Living in the United States but being a Canadian citizen means I did not have a part in the election process but I still live in the outcome of the election. It has been a interesting position to be in. I feel both a part of the global community and a resident of the United States – not having a voice but still being a presence. In other words, my opinion did not and does not much matter. So I have not shared much as to what I have felt inside.

What I hope has come across is hope in the Divine, and a desire to see love, compassion, caring and peace spread to all people. In the grand scheme of things, a very simple desire. It is my hope and pray that those traits are what fill our nation and the global community. And I hope and pray, beloved reader, that is your desire too. Selah!

 

Season After Pentecost: The Psalms Passage – Finding comfort in the psalmist’s words

You are righteous, O Lord, and your judgments are right.
You have appointed your decrees in righteousness and in all faithfulness.” (Psalms 119:137 – 138)

It is supposed, and I am not questioning it, that the Psalms were written before the birth of Jesus. Often passages from the Psalms are said to foretell or predict what Jesus will/would do, and what he will/would mean to the Jewish people of that time – and what he means to us. That being the case, these declarations concerning God came into existence longer ago than 2000 years. And will probably withstand the test of time for the next 2000 years – if human existence lasts that long. And this gives me comfort when current events in the United States loom on the horizon.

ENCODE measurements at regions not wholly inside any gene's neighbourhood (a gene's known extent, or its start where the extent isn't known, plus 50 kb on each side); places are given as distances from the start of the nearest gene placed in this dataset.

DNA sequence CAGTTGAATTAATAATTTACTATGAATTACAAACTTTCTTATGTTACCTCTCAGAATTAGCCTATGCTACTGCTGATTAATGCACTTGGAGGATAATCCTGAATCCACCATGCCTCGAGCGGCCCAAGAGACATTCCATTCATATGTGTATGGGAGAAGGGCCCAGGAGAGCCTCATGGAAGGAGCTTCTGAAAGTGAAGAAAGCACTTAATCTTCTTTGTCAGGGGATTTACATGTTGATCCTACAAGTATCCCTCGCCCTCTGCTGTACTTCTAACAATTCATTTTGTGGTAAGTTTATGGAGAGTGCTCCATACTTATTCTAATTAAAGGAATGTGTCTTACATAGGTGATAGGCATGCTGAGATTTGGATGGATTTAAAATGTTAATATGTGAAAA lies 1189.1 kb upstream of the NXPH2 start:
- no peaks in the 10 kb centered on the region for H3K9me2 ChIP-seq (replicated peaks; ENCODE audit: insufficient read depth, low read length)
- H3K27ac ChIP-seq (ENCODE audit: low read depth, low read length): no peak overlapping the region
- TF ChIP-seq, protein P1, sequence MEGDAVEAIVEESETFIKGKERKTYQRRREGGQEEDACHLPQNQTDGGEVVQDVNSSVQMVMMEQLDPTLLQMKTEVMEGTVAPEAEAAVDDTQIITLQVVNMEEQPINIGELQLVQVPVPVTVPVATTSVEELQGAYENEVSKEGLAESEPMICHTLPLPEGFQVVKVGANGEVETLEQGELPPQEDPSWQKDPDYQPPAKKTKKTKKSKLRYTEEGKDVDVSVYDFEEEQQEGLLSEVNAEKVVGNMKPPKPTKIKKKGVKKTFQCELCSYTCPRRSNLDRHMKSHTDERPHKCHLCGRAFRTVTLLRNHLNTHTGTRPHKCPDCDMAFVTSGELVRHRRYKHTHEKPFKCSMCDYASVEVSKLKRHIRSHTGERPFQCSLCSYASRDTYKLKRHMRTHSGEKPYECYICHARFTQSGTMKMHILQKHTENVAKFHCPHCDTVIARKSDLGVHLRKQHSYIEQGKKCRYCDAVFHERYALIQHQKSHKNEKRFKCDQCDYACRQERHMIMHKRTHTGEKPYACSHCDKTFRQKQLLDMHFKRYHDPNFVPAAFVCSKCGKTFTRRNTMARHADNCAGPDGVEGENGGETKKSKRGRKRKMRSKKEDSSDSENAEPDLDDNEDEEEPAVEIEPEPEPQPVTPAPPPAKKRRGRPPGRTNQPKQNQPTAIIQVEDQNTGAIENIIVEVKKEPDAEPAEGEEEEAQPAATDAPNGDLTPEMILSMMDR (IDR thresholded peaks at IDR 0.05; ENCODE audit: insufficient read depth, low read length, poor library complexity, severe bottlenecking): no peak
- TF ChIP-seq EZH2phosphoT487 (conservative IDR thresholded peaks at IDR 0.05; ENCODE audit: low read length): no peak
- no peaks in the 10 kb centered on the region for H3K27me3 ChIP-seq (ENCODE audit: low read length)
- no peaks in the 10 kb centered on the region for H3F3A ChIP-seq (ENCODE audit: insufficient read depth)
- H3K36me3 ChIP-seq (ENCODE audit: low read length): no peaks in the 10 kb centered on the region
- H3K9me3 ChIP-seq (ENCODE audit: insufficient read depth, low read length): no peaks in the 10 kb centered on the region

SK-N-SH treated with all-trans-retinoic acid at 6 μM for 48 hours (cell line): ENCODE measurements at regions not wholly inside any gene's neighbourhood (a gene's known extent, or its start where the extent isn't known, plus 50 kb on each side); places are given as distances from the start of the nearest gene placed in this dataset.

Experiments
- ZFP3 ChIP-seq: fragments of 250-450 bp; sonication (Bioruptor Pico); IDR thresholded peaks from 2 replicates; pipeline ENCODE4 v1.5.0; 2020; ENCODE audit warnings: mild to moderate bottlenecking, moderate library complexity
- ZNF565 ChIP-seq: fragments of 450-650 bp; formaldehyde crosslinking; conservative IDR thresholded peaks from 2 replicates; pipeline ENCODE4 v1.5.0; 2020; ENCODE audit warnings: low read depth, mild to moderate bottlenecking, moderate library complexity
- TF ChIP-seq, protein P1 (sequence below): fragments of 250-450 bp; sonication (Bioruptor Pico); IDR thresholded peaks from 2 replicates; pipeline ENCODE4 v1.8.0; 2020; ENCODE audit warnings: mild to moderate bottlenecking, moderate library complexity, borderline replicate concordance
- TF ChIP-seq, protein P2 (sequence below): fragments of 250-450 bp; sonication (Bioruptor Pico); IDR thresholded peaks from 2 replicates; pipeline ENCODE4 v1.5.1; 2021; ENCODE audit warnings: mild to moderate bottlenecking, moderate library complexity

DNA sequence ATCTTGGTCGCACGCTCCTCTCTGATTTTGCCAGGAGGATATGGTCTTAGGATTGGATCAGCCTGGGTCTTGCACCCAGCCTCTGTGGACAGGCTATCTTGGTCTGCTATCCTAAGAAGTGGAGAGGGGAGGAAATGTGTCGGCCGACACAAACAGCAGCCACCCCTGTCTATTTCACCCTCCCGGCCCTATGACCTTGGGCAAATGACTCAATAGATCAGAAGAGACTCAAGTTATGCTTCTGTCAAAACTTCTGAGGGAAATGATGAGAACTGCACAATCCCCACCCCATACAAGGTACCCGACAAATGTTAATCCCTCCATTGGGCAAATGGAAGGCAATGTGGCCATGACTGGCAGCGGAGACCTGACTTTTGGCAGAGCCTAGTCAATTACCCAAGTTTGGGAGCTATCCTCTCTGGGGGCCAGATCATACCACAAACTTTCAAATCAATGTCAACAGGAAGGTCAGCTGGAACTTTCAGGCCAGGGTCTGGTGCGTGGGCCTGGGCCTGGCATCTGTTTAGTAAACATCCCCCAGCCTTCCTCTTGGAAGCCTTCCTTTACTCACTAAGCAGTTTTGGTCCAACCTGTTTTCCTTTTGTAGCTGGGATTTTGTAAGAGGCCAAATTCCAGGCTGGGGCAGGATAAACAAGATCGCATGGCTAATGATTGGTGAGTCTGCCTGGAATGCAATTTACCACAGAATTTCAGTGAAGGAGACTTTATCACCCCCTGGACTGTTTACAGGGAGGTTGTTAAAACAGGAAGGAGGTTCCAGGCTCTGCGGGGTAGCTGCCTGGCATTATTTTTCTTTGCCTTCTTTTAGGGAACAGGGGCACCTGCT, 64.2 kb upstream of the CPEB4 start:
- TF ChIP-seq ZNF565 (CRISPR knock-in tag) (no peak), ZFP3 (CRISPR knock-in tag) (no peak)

If you reside in a country other than the United States beloved reader, these events might be more at a distance for you. And their implications not as great; but I suspect that what the people of the United States decide will still make ripples in the global pond. And that gives me comfort too.

My zeal consumes me because my foes forget your words.” (Verse 139)

This line puzzled me, so I looked at in according to the Easy to Read Version – “Something that really upsets me is the thought that my enemies ignore your commands.” Now, this sounds kind of political. And these days I have been very reluctant to dip my toe into anything political; even more so than previously. I found myself, however, pulled into politics. Or more accurately, dismayed when I discover something I previously thought non-political having political underpinnings. Of course, it may be the times we are in that has me giving political shadings to this verse. I should move on quickly.

“Your promise is well tried, and your servant loves it.” (Verse 140)

Yes, much better. As I said, these words come from several centuries back, and I hold tightly to me the promise and premise that God is unchanging, and that the God that Jesus the Christ points to was the same at this writing of the Psalms as he was when Jesus walked the earth, and as the Lord God is now.

“I am small and despised, yet I do not forget your precepts.” (Verse 141)

Other translations tell me “small and despised” is meant to convey the idea that the writer is young and inexperienced – not well thought of by his elders. I am not sure that is true in my case, but I too cling to God’s precepts.

“Your righteousness is an everlasting righteousness, and your law is the truth.
Trouble and anguish have come upon me, but your commandments are my delight.
Your decrees are righteous forever; give me understanding that I may live.” (Verses 142- 144)